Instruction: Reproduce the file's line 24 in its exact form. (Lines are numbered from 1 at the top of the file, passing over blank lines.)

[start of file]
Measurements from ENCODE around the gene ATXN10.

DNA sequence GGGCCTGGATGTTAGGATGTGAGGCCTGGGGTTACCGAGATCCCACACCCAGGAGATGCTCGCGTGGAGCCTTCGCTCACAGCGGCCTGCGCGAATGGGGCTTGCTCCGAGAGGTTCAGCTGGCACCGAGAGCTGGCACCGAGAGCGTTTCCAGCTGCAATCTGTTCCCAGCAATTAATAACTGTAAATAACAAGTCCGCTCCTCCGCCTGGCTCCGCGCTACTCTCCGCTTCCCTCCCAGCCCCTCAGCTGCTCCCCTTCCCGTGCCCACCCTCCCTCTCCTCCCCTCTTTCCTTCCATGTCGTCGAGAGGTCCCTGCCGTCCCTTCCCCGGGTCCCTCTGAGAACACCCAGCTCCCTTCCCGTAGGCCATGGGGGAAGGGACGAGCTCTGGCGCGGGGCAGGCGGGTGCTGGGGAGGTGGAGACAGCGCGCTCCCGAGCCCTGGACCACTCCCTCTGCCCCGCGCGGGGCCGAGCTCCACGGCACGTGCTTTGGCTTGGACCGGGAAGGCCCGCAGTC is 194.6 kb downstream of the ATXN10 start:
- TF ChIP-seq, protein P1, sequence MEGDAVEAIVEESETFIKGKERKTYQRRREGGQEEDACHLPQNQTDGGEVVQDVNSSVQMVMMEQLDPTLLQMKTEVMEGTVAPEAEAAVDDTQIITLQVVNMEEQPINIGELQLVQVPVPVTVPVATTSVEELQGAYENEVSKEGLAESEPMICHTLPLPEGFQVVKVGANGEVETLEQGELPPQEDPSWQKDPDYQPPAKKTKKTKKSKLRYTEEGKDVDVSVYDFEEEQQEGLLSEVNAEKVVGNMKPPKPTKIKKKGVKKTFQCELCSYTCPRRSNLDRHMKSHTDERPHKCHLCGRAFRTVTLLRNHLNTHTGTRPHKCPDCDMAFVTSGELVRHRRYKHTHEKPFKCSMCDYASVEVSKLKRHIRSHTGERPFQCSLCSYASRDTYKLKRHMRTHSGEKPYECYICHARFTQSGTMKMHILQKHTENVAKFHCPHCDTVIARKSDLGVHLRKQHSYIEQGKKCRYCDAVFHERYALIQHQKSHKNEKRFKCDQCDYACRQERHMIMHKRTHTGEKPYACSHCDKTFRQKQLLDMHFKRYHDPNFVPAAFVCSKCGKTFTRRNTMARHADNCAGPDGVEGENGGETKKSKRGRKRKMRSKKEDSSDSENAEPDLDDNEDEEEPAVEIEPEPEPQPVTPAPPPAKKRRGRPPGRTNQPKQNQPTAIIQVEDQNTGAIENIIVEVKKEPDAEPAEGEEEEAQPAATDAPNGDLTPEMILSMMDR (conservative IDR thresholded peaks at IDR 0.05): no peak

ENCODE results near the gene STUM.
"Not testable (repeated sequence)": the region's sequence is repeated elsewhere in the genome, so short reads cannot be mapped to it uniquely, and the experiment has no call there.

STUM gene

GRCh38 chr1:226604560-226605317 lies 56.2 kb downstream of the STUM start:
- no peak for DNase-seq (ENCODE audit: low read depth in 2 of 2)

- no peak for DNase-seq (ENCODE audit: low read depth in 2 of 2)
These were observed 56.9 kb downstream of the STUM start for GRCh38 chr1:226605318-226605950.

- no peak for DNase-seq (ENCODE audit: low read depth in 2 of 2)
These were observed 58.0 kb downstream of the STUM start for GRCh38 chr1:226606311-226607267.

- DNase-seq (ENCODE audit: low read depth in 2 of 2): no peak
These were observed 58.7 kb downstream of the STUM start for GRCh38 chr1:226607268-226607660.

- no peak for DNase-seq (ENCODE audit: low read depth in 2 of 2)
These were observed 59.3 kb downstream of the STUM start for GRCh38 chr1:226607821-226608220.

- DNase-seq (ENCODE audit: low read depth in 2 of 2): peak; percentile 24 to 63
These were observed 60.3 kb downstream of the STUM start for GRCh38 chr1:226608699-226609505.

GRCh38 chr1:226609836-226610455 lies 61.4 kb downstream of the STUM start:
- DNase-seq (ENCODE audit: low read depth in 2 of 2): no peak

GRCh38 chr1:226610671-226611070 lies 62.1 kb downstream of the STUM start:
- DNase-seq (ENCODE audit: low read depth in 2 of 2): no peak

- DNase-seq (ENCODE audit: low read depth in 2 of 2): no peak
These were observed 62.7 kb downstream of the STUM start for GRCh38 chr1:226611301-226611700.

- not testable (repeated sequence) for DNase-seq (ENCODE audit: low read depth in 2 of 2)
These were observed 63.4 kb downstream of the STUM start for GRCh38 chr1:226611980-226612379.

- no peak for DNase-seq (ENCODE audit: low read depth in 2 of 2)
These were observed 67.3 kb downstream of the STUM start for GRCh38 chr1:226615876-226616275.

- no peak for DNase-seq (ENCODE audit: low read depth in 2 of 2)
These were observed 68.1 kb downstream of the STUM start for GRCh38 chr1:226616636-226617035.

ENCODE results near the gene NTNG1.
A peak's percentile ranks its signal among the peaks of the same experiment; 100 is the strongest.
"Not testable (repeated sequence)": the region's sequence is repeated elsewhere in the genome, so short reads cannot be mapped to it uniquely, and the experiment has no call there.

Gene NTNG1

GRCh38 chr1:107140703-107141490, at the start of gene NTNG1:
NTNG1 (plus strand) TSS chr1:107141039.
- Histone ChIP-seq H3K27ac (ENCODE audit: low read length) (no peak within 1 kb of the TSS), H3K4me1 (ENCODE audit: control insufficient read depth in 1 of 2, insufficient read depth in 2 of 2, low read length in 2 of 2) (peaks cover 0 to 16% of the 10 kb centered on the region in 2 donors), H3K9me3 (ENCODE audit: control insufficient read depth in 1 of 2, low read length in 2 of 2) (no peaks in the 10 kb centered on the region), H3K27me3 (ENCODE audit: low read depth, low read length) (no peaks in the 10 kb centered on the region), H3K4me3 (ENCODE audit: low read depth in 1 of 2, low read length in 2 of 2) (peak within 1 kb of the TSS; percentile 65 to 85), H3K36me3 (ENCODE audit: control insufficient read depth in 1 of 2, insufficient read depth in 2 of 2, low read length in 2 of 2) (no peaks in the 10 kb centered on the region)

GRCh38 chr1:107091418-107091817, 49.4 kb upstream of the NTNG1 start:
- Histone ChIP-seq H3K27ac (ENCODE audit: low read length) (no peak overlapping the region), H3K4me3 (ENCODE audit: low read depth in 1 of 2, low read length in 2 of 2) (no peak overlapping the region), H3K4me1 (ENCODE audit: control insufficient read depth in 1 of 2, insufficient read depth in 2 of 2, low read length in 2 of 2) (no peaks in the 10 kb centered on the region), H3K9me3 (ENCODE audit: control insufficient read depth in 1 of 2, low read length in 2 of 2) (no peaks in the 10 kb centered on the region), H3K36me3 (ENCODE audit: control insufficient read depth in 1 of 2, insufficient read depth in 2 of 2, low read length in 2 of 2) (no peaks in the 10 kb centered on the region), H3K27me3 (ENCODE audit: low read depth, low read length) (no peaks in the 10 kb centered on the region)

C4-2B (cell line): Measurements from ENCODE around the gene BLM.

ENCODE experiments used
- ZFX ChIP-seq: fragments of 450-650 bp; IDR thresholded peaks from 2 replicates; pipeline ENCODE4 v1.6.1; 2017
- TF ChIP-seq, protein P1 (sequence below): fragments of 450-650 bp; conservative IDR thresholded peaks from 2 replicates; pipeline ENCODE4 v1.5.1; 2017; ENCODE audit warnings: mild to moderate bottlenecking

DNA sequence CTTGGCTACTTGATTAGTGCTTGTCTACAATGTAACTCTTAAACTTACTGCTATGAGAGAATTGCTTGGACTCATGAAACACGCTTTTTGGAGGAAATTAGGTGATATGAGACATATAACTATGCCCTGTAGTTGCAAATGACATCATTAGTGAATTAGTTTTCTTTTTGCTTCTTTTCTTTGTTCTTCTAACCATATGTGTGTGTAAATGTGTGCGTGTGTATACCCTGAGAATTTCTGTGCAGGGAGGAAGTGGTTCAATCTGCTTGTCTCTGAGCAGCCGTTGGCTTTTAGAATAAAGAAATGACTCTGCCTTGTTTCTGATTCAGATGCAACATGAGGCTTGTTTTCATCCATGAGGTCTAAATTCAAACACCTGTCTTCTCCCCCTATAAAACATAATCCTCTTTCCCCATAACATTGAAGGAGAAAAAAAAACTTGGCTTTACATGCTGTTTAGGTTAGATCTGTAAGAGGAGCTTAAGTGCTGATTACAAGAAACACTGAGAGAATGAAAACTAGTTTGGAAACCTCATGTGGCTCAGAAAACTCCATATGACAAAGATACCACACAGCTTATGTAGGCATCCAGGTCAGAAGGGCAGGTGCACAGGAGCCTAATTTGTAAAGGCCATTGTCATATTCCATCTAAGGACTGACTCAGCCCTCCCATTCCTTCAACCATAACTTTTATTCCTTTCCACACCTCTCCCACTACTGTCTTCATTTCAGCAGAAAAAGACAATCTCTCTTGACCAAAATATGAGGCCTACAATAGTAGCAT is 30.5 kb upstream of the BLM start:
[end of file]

These were observed 62.7 kb downstream of the STUM start for GRCh38 chr1:226611301-226611700.